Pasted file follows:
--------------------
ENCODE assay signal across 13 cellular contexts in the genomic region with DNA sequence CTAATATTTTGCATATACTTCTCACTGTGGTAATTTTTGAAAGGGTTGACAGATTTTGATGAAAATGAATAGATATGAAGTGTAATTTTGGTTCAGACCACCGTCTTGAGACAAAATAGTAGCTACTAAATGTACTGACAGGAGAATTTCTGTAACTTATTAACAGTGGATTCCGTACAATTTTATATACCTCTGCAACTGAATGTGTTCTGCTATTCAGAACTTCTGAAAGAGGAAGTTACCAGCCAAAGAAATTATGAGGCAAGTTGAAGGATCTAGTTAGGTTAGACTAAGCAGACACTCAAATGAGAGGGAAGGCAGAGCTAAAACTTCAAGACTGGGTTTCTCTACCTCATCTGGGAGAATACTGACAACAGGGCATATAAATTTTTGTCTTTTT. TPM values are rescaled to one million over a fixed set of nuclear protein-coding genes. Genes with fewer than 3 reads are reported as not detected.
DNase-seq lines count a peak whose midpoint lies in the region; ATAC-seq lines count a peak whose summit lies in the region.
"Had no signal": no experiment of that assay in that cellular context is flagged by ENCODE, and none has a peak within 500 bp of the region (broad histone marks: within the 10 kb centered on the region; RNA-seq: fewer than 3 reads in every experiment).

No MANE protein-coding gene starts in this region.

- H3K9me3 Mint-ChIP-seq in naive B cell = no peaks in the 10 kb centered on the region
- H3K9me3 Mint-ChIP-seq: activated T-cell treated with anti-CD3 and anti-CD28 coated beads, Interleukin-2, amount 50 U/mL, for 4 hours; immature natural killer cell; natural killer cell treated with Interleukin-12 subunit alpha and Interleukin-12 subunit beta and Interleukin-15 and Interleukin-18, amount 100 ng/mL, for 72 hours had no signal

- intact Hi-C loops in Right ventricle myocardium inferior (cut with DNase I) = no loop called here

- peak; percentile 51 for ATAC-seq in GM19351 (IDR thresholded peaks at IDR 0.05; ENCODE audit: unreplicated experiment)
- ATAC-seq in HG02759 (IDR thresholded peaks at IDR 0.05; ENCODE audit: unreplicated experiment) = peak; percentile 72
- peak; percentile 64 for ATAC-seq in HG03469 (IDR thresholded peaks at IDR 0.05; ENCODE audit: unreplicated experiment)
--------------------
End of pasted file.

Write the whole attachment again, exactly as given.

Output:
ENCODE assay signal across 13 cellular contexts in the genomic region with DNA sequence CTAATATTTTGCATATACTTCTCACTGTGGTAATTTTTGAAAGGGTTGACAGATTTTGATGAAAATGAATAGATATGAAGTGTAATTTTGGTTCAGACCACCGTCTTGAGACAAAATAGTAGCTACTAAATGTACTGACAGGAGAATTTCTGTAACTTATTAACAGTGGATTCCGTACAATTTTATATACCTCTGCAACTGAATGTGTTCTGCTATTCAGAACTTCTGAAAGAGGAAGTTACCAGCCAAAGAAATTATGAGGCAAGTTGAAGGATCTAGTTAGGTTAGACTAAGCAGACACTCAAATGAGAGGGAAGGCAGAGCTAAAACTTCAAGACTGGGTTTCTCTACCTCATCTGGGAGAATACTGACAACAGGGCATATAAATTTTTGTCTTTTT. TPM values are rescaled to one million over a fixed set of nuclear protein-coding genes. Genes with fewer than 3 reads are reported as not detected.
DNase-seq lines count a peak whose midpoint lies in the region; ATAC-seq lines count a peak whose summit lies in the region.
"Had no signal": no experiment of that assay in that cellular context is flagged by ENCODE, and none has a peak within 500 bp of the region (broad histone marks: within the 10 kb centered on the region; RNA-seq: fewer than 3 reads in every experiment).

No MANE protein-coding gene starts in this region.

- H3K9me3 Mint-ChIP-seq in naive B cell = no peaks in the 10 kb centered on the region
- H3K9me3 Mint-ChIP-seq: activated T-cell treated with anti-CD3 and anti-CD28 coated beads, Interleukin-2, amount 50 U/mL, for 4 hours; immature natural killer cell; natural killer cell treated with Interleukin-12 subunit alpha and Interleukin-12 subunit beta and Interleukin-15 and Interleukin-18, amount 100 ng/mL, for 72 hours had no signal

- intact Hi-C loops in Right ventricle myocardium inferior (cut with DNase I) = no loop called here

- peak; percentile 51 for ATAC-seq in GM19351 (IDR thresholded peaks at IDR 0.05; ENCODE audit: unreplicated experiment)
- ATAC-seq in HG02759 (IDR thresholded peaks at IDR 0.05; ENCODE audit: unreplicated experiment) = peak; percentile 72
- peak; percentile 64 for ATAC-seq in HG03469 (IDR thresholded peaks at IDR 0.05; ENCODE audit: unreplicated experiment)